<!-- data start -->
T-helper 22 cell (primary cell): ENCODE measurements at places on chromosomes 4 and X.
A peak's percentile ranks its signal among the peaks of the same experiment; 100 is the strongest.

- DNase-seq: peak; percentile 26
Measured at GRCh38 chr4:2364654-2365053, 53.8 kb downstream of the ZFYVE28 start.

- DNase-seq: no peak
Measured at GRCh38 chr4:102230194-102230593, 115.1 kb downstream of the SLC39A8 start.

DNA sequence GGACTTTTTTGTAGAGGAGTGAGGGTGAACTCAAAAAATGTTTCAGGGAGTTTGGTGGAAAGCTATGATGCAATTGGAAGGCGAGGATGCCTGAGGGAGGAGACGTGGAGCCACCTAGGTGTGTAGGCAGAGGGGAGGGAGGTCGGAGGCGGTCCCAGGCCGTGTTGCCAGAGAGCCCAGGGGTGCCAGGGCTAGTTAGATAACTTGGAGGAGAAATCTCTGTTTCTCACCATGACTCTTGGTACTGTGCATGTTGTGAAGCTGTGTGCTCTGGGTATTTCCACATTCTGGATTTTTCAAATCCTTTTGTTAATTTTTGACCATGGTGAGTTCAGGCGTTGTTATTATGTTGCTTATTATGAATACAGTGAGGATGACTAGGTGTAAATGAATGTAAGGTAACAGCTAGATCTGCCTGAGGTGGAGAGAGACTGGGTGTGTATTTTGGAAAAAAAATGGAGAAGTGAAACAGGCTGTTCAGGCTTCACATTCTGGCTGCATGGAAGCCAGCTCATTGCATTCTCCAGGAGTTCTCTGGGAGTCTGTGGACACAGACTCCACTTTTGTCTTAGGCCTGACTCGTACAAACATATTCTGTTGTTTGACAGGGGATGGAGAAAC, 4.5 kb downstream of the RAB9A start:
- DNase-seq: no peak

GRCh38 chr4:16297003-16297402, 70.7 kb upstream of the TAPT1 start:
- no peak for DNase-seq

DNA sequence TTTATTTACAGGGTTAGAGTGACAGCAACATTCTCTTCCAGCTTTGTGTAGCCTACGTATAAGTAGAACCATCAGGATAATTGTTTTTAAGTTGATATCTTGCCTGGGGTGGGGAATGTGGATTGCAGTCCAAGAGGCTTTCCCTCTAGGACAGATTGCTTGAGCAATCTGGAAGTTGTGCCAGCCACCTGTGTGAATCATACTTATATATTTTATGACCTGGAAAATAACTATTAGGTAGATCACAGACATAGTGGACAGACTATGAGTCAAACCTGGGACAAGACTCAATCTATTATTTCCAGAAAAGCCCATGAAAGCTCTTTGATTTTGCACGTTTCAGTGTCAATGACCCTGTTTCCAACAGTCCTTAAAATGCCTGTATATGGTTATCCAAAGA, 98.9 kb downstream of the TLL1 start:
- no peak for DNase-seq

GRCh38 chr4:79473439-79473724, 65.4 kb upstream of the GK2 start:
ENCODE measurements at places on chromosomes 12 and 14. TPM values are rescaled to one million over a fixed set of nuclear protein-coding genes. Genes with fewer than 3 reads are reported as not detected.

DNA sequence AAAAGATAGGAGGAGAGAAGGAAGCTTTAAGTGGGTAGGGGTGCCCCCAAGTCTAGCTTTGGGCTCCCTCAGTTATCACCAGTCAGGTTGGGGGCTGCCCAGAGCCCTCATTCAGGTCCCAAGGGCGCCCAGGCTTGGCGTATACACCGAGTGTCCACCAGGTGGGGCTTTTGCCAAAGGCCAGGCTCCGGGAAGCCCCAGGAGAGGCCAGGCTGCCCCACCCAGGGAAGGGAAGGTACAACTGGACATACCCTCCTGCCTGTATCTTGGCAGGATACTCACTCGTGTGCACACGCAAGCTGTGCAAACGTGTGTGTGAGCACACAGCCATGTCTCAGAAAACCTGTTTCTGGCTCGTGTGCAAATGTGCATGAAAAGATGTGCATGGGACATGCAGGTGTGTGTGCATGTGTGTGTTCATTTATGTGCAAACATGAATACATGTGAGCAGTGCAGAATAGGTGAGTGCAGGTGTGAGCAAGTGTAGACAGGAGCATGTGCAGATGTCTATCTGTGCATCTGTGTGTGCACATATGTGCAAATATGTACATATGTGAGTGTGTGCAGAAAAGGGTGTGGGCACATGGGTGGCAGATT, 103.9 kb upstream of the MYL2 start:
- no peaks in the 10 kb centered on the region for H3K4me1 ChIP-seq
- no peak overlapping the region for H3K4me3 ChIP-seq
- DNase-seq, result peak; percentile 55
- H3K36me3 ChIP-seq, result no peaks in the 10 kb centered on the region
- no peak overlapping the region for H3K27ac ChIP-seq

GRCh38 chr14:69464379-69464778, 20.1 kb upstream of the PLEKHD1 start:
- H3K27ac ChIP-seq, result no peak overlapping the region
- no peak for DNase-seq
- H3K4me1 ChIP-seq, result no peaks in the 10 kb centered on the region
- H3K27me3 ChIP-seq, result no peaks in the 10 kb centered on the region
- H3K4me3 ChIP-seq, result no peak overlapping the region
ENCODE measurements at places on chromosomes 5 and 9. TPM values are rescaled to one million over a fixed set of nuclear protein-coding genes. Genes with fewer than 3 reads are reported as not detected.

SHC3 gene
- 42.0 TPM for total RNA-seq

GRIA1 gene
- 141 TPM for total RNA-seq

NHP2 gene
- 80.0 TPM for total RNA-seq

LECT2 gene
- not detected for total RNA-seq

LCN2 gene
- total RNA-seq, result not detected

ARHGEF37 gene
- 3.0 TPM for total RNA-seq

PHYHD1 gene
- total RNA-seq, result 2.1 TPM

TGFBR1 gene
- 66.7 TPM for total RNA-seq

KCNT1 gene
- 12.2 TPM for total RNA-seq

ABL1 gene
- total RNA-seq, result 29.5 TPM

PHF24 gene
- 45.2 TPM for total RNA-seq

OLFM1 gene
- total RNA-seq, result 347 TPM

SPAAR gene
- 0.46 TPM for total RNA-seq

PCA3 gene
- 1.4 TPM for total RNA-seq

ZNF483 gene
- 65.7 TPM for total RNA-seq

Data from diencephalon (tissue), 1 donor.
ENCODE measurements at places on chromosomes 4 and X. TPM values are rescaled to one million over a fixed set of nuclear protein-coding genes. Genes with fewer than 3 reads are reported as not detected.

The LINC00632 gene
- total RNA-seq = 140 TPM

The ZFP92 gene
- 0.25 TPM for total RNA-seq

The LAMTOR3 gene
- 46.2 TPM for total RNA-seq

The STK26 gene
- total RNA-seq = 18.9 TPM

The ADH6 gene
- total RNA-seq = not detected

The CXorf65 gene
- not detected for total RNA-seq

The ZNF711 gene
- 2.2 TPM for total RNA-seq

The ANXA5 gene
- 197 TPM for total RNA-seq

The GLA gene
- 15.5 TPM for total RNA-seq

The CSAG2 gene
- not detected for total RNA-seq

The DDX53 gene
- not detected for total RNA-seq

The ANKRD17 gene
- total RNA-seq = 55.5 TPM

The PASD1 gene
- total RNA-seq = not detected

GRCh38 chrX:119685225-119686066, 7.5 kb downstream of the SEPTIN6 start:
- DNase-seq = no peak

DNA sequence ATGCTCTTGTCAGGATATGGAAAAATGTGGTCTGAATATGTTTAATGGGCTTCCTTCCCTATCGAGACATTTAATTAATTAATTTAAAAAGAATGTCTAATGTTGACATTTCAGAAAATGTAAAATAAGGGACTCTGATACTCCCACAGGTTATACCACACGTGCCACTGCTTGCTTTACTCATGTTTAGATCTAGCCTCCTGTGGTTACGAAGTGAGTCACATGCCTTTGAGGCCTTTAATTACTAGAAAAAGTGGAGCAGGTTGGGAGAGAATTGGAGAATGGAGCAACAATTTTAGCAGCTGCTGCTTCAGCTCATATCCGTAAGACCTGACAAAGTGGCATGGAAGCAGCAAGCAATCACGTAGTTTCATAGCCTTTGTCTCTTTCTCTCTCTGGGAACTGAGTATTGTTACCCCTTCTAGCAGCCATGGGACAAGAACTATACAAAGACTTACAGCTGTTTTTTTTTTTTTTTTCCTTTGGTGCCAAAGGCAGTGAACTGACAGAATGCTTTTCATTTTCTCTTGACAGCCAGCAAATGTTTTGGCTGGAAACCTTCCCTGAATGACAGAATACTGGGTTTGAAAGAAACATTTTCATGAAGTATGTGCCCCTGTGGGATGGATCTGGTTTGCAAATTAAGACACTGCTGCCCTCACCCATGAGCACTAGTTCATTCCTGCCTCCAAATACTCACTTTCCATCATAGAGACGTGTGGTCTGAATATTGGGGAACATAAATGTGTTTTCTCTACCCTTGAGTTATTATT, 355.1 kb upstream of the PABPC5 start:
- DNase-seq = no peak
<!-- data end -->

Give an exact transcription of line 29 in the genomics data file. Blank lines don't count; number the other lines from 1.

- 42.0 TPM for total RNA-seq